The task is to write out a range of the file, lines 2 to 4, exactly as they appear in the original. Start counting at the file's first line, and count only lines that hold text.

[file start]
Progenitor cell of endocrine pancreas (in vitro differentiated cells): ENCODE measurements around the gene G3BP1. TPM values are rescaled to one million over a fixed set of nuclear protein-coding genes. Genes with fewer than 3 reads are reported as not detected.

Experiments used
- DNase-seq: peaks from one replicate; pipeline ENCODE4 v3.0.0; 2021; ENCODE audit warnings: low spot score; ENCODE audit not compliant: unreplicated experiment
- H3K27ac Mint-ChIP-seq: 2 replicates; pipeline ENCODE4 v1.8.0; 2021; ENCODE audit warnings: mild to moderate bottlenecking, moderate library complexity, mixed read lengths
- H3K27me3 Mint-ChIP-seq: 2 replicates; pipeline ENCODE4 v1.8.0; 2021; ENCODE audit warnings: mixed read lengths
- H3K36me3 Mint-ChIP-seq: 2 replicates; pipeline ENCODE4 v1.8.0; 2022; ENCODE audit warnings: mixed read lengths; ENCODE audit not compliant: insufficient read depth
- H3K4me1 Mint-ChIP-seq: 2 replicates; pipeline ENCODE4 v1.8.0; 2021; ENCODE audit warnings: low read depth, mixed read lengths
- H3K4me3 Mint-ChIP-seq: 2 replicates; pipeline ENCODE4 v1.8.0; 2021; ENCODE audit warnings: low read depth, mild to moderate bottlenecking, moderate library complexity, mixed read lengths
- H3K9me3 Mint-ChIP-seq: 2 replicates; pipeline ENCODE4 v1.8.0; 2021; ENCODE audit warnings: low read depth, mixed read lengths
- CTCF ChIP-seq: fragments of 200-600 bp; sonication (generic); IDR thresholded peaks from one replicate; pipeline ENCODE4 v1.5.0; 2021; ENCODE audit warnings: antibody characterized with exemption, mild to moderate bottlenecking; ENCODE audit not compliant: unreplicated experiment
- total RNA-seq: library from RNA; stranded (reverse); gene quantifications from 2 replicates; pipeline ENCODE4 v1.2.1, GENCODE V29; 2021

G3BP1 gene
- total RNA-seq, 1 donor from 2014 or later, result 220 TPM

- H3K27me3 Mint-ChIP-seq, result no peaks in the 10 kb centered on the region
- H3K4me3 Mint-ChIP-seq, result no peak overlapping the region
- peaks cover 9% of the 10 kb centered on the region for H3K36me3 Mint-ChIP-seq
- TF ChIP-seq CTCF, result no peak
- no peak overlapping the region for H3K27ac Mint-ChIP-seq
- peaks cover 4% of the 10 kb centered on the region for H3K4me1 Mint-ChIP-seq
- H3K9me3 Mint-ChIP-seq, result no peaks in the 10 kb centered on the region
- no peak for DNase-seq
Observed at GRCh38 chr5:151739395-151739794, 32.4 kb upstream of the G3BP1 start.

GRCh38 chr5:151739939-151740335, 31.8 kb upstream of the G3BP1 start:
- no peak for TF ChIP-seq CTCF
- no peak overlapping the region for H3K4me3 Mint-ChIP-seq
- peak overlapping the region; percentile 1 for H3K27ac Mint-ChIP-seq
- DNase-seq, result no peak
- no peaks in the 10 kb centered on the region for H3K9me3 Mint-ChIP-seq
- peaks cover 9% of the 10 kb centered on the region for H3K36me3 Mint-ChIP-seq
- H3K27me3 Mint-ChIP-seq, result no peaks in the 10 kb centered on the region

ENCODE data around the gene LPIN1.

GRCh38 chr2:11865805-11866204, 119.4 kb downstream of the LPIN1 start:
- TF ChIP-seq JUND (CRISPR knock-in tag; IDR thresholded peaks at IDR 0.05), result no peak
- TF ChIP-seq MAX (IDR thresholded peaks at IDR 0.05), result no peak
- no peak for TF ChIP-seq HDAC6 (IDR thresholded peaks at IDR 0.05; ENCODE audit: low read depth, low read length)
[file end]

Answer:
Experiments used
- DNase-seq: peaks from one replicate; pipeline ENCODE4 v3.0.0; 2021; ENCODE audit warnings: low spot score; ENCODE audit not compliant: unreplicated experiment
- H3K27ac Mint-ChIP-seq: 2 replicates; pipeline ENCODE4 v1.8.0; 2021; ENCODE audit warnings: mild to moderate bottlenecking, moderate library complexity, mixed read lengths